Madison Area “Must Haves” of 2019

“Focus is a matter of deciding what things you’re not going to do.” -John Carmack

Goal setting is serious business in the Luther household.  9-month-old Ellis is scooting towards the perfect crawl, Tess is dominating the Whole30 diet and I’m working on expanding my pizza expertise.

As I map my pizza eating curriculum for 2019 my natural urge is to go big:

  1. Try as many pizza places as possible (52 different pizzas in 52 weeks?).
  2. Travel the country on an epic pizza eating bender. 
  3. World pizzeria domination.
  4. Transcend space and time entering into a peaceful state of pepperoni and melty mozzarella bliss.

My pizza eating goals don’t lack any ambition, but with thousands of glorious, greasy options, limited free time and a baby where do I begin?

Every week I gather new recommendations, most of which are right in my back yard.  Madison’s got some diverse options, ranging from New York style to Neopolitan.

I’m not sure if it’s watching Tidying Up with Marie Condo on Netflix or reading about prioritizing in Gary Keller’s The ONE Thing, but the idea of narrowing my focus and pinpointing my aim locally is starting to sound like a worthy pursuit.

So, in 2019 I’m abandoning the idea of “going big or going home” and just focusing on going home—I’m compiling all the places in Madison that are overdue, have been overlooked or have just been put on the backburner.

2019 Pizza Goal List: Homing in on my hometown pizza.

Greenbush Bar- Downtown Madison

greenbush 2

Greenbush Bar is a name that pops up over and over again when polling Madison folks about their favorites.  It’s right off Regent Street and is tucked in the basement of the Italian Workman’s Club.  They serve up Sicilian style pizza in an old school setting complete with dangling Christmas lights.  Their notorious thin-crust creates lines into that basement that will leave you feeling like your waiting for a red cup at a college party.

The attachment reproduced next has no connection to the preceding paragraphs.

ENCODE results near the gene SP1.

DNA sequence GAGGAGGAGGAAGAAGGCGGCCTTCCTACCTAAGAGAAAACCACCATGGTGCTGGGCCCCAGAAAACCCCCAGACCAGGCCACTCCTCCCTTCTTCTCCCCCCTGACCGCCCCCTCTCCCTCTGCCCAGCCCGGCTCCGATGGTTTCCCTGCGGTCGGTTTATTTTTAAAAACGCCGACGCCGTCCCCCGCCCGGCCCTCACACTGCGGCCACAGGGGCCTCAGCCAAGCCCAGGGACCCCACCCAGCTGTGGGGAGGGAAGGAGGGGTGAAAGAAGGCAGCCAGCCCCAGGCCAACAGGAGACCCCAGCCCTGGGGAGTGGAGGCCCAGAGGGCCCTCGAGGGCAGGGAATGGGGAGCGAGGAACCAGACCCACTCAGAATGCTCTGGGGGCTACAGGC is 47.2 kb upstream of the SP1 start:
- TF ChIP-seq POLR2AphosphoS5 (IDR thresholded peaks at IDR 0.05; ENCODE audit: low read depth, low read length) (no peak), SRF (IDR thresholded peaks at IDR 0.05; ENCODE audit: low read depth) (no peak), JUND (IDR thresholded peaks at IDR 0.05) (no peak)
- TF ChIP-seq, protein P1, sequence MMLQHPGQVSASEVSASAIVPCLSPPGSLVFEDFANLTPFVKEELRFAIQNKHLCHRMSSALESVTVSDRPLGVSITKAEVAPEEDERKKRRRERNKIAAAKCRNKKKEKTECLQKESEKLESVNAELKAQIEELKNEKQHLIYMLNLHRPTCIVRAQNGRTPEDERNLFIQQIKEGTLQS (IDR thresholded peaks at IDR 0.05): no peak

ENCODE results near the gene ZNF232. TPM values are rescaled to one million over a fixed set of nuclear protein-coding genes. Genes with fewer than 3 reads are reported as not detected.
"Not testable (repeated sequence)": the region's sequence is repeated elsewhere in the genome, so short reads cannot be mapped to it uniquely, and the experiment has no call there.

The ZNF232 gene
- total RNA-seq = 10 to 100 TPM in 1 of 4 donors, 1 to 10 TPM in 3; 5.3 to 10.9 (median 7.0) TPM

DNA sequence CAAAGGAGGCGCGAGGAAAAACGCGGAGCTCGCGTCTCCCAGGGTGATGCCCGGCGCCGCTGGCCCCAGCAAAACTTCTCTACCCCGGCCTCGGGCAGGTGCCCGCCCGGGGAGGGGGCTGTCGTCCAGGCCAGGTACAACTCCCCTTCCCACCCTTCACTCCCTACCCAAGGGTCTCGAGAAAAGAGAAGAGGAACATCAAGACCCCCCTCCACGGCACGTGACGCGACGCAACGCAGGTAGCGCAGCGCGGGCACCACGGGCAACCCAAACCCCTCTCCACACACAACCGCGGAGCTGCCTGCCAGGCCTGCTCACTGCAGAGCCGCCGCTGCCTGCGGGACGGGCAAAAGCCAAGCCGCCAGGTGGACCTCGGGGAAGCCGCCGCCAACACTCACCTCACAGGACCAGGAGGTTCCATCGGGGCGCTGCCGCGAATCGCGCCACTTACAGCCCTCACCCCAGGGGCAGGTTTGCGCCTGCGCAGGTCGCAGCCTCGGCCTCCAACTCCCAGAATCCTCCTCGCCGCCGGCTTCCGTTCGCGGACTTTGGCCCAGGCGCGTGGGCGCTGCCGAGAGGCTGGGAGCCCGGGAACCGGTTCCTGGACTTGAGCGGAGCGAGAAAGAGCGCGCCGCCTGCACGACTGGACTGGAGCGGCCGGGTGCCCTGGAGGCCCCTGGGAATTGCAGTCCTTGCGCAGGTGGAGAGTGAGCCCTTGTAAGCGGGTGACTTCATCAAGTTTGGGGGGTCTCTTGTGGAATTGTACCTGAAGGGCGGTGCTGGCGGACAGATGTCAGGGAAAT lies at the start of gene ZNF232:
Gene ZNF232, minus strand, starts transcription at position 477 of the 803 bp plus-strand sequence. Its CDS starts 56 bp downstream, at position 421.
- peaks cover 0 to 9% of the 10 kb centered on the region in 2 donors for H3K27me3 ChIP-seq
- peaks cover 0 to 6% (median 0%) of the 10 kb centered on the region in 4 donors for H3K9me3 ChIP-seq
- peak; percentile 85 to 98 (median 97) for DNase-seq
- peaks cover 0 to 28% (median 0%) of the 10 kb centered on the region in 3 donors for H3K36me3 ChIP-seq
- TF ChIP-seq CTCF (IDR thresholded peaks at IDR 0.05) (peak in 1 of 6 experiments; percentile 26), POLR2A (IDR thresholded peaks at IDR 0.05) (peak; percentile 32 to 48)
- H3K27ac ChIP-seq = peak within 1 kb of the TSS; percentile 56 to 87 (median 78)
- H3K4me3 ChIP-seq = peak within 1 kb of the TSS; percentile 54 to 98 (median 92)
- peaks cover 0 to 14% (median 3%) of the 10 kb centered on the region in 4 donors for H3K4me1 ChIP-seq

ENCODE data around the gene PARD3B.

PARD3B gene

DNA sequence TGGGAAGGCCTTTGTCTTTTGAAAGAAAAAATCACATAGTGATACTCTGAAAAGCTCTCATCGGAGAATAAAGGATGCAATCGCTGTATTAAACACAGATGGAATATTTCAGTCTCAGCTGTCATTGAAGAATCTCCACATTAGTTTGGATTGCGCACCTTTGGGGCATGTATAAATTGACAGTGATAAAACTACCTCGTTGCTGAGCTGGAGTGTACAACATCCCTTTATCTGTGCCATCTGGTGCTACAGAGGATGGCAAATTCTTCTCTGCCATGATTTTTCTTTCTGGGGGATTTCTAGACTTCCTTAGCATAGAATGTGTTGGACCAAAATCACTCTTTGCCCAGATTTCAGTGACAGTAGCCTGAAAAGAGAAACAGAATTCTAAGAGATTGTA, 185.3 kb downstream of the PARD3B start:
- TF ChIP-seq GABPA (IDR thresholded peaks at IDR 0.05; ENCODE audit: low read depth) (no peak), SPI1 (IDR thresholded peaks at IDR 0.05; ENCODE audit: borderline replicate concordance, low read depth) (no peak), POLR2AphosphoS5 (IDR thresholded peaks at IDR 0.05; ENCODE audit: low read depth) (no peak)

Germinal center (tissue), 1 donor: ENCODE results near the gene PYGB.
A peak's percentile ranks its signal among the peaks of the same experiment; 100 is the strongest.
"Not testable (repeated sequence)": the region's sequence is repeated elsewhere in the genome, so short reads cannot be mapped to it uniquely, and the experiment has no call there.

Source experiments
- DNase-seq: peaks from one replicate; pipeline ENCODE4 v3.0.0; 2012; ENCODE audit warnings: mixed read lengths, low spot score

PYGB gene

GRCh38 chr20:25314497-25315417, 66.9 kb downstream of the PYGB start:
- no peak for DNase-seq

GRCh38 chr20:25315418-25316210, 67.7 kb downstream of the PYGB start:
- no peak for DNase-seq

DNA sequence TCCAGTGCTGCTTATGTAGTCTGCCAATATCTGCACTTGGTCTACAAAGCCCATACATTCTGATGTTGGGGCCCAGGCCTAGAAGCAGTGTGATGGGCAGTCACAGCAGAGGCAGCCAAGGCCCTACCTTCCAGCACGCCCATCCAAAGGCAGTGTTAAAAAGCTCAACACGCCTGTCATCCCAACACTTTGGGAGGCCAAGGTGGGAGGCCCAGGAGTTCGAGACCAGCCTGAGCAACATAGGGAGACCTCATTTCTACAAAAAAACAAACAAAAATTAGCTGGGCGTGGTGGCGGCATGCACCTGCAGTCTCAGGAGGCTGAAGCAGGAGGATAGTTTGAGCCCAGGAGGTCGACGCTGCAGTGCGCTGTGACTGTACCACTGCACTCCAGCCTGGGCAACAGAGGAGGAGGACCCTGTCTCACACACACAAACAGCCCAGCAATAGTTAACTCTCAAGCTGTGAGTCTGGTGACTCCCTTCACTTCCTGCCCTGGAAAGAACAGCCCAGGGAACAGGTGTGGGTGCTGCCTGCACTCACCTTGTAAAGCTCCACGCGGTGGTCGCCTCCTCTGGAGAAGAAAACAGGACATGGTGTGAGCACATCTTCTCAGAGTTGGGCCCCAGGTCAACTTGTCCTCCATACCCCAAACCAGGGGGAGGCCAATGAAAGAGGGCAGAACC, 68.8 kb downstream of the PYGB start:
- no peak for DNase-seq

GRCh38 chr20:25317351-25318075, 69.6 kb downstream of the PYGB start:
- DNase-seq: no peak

The Pizza Oven-Monona

IMG-1508

Pizza Oven pizza was described to me as looking similar in style to my all-time favorite Gus’ Pizza in Whitewater so it immediately ranked as a high priority.  A quick skip down the beltline to Monona and you’ve got old school pizza parlor vibes and thin-crust pizza cut in squares.  The place even comes equipped with vintage arcade games and a nice bar perfect for weekend hangs.

Sugar River Pizza-Verona

sugar river 2

This up and comer has locations in Verona and New Glarus and has some pretty devote followers in the area.  The pies are loaded to the brim with toppings and they don’t shy from experimentation; the menu has everything from Asain Chicken to Baked Potato pizza.  They’ve got an assortment of delicious looking appetizers and a solid craft beer list as well.

Luigi’s-Midvale Madison Westside

luigis

I got a Food Fight Restaurant Group gift certificate for Christmas and I know exactly where I’m using it. At Luigi’s Food Fight bring their forward thinking ingredient list and craftsmanship that you’d expect from any of their eateries and apply it to pizza.  A modern environment and exotic spin on traditional pies make it spot I’ve got to get back to.

It’s Time Bar & Grill-Verona

img-6533.jpeg

After trying Marcines in Mount Vernon I’ve got a newfound appreciation for bar pizza, so when I heard about this super-thin-crust house-made bar pizza I knew it had to go on the list.  A colleague of mine described the crust as “brittle” and that was enough to make the super-thin-crust addict in me instantly start jonesing.

Naples 15-Madison Downtown

naples

This spot always pops up on my google maps searches and I always scratch my head wondering what the heck it is.  It’s a few blocks from downtown and looks like a nice Italian restaurant that happens to have wood-fired pizzas on the menu.  Like any good Neopolitan style the ingredients look simple and of the highest quality.